Houston finished the season on a downturn, losing three of its last four to share the American Athletic Conference West title with Memphis, but don’t overlook the rout was against a program that had been ranked earlier in the season.

But Bateman’s influence was about more than numbers to Brinson, who can unscramble numbers as well as anyone. As a 3.9 student in chemical engineering, he was a finalist for the Campbell Trophy that is the academic Heisman. He is headed for medical, so he is clearly a person of discipline with a squared-away life, but the still credits Bateman for a role guiding him.

“He’s a life coach,” said Brinson. “I think he made us all better because he constantly stayed on everyone.”

Bateman, a finalist for the Broyles Award as the nation’s top assistant, was officially named to the North Carolina staff a day after the Army-Navy victory. He takes over a Tar Heels unit that ranked 107th in the nation last fall, allowing 447.6 yards a game in a 2-9 season.

On paper, Army lined up as a 4-3 defensive scheme, but the Black Knights fluctuated to multiple formations. Army finished the regular season ranked ninth in total defense, allowing 293.5 yards a game.

The Black Knights lost to Duke in the season opener, 34-14, but the only defeat over the next 12 games was at Oklahoma, one of the four College Football Playoff semifinalists led by Heisman Trophy winner Kyler Murray, in a 28-21 overtime game.

Army’s defensive role in nearly upsetting the Sooners was aided by the Black Knights’ offense playing a game of keep-away, controlling the ball for 44 minutes and 41 seconds – 19 seconds shy of three full quarters.

So a more impressive defensive number from the 2016 season was the unit ranking fourth nationally despite an offense that struggled in a 2-10 season.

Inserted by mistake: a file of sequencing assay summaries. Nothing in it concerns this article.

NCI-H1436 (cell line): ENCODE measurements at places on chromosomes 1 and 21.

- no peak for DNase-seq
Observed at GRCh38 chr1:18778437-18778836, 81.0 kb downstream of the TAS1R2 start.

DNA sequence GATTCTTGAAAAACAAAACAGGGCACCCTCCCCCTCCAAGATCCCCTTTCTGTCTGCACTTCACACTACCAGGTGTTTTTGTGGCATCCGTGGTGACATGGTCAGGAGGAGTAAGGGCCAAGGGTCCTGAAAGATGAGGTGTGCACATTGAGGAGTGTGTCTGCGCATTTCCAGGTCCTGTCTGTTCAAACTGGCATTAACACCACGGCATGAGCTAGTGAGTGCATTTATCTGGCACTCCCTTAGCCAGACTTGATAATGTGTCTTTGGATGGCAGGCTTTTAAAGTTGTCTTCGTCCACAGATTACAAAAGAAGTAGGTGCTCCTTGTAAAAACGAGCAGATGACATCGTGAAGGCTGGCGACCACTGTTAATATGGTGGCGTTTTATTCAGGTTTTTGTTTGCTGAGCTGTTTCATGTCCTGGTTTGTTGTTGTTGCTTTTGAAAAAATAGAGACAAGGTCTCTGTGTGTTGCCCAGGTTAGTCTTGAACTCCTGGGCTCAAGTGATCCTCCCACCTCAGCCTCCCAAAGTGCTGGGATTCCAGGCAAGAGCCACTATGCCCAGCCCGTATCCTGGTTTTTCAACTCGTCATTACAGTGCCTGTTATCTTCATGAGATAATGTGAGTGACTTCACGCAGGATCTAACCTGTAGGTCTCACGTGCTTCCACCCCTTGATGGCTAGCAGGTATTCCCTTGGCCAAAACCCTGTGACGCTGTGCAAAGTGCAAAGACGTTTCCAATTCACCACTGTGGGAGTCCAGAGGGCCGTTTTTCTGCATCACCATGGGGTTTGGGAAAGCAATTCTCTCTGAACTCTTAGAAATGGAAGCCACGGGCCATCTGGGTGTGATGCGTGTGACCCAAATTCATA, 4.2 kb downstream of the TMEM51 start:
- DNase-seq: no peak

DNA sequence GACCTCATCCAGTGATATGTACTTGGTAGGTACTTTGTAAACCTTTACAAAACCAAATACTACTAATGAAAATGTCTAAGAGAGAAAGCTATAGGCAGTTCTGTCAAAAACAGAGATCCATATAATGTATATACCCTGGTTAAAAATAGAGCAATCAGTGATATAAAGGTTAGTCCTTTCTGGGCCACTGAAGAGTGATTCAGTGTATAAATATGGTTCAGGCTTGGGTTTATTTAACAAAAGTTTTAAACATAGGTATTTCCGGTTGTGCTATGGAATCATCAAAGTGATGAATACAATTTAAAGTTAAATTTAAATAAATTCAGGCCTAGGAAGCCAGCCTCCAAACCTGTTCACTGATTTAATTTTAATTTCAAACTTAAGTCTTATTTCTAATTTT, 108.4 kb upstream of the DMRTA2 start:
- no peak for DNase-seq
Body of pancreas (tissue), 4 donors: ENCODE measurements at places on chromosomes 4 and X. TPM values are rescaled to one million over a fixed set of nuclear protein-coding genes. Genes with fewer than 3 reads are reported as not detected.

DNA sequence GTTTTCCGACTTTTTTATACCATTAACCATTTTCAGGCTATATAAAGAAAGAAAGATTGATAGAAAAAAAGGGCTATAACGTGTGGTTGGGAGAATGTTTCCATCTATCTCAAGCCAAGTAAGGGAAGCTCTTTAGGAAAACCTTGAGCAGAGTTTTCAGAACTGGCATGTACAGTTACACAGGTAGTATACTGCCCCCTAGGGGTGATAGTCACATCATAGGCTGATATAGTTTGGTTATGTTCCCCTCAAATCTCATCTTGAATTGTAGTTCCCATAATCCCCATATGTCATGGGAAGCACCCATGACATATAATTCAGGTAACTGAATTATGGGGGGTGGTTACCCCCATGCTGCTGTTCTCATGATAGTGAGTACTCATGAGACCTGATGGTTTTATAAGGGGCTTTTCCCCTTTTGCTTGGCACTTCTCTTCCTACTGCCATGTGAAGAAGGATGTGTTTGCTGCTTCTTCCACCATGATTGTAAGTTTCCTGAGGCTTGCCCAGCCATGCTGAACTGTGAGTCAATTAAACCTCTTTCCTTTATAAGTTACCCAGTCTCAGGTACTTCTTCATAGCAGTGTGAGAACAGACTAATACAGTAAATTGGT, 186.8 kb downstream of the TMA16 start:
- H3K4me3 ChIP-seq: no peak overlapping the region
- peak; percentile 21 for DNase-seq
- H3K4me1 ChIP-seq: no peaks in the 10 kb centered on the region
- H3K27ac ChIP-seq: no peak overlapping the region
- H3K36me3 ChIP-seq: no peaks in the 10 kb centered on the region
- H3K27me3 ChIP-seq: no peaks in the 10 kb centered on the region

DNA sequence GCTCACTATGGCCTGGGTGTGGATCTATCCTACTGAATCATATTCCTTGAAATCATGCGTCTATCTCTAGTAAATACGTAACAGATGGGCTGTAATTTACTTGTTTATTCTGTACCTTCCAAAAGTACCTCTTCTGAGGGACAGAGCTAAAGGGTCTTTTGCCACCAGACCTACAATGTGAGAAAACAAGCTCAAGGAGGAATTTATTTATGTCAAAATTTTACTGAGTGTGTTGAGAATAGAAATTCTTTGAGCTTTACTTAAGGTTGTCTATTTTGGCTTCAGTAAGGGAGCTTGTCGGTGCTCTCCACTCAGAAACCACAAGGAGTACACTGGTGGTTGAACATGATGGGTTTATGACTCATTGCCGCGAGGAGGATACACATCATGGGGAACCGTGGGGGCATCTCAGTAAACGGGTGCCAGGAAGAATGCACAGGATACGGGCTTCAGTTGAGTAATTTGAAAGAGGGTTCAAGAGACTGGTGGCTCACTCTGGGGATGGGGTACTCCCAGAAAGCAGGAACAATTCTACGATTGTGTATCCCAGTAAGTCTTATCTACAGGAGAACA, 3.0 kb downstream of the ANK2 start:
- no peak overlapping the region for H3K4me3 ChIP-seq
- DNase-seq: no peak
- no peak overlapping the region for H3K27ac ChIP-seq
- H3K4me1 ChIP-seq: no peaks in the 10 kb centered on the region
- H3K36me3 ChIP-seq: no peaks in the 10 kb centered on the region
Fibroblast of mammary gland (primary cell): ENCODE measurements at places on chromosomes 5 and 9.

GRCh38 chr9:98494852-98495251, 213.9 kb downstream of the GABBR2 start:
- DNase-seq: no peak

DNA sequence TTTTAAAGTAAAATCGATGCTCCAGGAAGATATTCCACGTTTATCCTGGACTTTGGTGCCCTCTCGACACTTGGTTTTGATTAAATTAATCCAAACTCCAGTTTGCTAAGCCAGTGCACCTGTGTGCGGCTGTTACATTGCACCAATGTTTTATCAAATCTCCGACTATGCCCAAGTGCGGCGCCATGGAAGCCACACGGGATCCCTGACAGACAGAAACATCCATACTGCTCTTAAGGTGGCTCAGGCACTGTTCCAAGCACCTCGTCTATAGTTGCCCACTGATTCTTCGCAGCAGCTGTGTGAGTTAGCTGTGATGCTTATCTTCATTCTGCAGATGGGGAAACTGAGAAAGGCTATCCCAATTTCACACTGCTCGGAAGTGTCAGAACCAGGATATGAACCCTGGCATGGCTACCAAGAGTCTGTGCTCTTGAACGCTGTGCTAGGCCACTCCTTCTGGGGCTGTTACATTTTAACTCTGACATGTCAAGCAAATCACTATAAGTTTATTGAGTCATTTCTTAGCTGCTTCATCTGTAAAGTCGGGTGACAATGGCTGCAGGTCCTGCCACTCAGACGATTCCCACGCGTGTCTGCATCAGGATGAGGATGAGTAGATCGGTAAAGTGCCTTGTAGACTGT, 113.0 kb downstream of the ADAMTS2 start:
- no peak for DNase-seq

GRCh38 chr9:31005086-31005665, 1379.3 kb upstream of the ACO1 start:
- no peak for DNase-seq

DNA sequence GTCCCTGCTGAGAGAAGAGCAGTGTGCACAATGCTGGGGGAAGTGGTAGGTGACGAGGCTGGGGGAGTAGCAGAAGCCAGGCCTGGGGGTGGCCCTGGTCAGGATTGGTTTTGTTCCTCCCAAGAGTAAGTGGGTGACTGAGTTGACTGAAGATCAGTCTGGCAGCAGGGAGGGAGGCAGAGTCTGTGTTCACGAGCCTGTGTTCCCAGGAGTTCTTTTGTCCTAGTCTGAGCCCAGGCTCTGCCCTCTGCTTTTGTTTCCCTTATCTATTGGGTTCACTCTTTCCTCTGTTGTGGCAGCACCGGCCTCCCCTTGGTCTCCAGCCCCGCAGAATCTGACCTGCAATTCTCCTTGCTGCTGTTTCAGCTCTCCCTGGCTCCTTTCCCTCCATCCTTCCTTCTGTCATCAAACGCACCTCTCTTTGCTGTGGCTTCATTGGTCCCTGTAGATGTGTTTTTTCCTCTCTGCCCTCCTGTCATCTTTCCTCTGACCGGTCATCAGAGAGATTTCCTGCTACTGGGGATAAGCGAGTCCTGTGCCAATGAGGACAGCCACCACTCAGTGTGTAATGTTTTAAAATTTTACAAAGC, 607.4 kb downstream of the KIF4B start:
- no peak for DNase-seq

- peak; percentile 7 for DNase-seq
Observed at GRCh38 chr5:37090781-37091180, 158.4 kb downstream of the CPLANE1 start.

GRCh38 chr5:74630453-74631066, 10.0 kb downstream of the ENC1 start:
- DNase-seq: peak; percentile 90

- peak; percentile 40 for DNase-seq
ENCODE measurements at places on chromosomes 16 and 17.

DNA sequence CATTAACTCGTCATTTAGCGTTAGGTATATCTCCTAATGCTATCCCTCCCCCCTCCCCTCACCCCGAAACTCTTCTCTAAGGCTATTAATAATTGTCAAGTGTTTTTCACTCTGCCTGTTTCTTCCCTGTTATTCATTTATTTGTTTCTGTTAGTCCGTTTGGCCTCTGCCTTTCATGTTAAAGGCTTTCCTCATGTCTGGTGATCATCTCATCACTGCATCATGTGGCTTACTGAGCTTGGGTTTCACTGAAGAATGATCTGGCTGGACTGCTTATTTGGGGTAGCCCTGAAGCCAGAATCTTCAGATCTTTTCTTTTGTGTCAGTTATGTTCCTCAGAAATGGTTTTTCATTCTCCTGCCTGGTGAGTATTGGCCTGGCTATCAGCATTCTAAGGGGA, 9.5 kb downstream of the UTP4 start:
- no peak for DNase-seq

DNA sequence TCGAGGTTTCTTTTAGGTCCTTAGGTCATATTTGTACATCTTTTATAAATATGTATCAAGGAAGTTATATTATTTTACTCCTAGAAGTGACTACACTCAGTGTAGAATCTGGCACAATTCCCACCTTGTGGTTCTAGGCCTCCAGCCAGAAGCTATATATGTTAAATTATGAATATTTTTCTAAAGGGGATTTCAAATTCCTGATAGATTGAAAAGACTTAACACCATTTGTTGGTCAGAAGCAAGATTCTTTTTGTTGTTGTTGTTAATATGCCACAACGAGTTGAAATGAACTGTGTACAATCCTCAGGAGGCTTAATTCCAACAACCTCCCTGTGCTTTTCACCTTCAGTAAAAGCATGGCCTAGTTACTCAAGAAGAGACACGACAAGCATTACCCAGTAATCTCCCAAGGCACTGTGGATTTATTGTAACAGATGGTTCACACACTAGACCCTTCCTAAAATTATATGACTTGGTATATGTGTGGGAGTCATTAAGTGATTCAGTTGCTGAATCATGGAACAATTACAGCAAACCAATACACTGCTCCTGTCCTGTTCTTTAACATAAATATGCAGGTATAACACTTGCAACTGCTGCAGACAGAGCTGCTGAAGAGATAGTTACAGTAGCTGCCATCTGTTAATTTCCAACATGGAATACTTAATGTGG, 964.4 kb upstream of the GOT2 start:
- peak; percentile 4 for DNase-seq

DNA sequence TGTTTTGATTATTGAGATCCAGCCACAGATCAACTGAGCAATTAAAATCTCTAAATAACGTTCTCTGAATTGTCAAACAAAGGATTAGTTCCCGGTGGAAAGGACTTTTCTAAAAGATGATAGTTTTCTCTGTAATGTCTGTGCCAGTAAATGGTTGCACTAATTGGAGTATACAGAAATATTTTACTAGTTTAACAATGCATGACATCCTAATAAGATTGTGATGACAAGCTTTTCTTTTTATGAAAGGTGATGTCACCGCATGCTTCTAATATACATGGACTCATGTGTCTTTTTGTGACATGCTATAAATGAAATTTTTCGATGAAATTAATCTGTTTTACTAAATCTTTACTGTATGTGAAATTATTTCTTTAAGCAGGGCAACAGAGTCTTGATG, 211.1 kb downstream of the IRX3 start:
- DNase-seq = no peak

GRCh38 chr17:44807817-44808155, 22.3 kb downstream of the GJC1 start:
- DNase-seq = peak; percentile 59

In 2017, Army ended Air Force’s 306-game scoring streak in a 21-0 victory. That defense was third in the nation in red zone defense and 14th in passing defense.

There are numbers aplenty to justify Brown hiring Bateman. And additional quotes from Bateman’s former players, too.

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I invite you to follow me on Twitter @shanny4055

Tom Shanahan, Author: Raye of Light

-- Book on Michigan State's leading role in the integration of college football. It explains Duffy Daugherty's untold pioneering role and debunks myths that steered recognition away from him to Bear Bryant.

David Maraniss, Pulitzer Prize winner and biographer; "History writes people out of the story. It's our job to write them back in."

Click here for the link to order from August Publications


Tom Shanahan

Tom Shanahan

Tom Shanahan is an award-winning sportswriter and the author of "Raye of Light". Tom spent the bulk of his career in San DIego writing for the San Diego Union-Tribune. He has covered NCAA Tournaments, Super Bowls, Rose Bowls, the NBA Finals and the World Series in a career that included writing for Voice of San Diego, the San Diego Hall of Champions and He contributes to the Detroit Free Press, Raleigh News & Observer,, and the National Football Foundation's Football Matters. He won multiple first-place awards from the San Diego Press Club and first place from the Copley News Service Ring of Truth Awards. The National Football Foundation/San Diego Chapter presented him its Distinguished American Award in 2003. USA Track and Field’s San Diego Chapter presented its President’s Award in 2000.

Raye of Light: Jimmy Raye, Duffy Daugherty, the integration of college football and the 1965-66 Michigan State Spartans. It explains Duffy Daugherty's pioneering role and debunks myths that steered recognition away from him to Bear Bryant.

By Tom Shanahan; Foreword by Tony Dungy; August Publications

David Maraniss, Pulitzer Prize winner and biographer: "History writes people out of the story. It's our job to write them back in."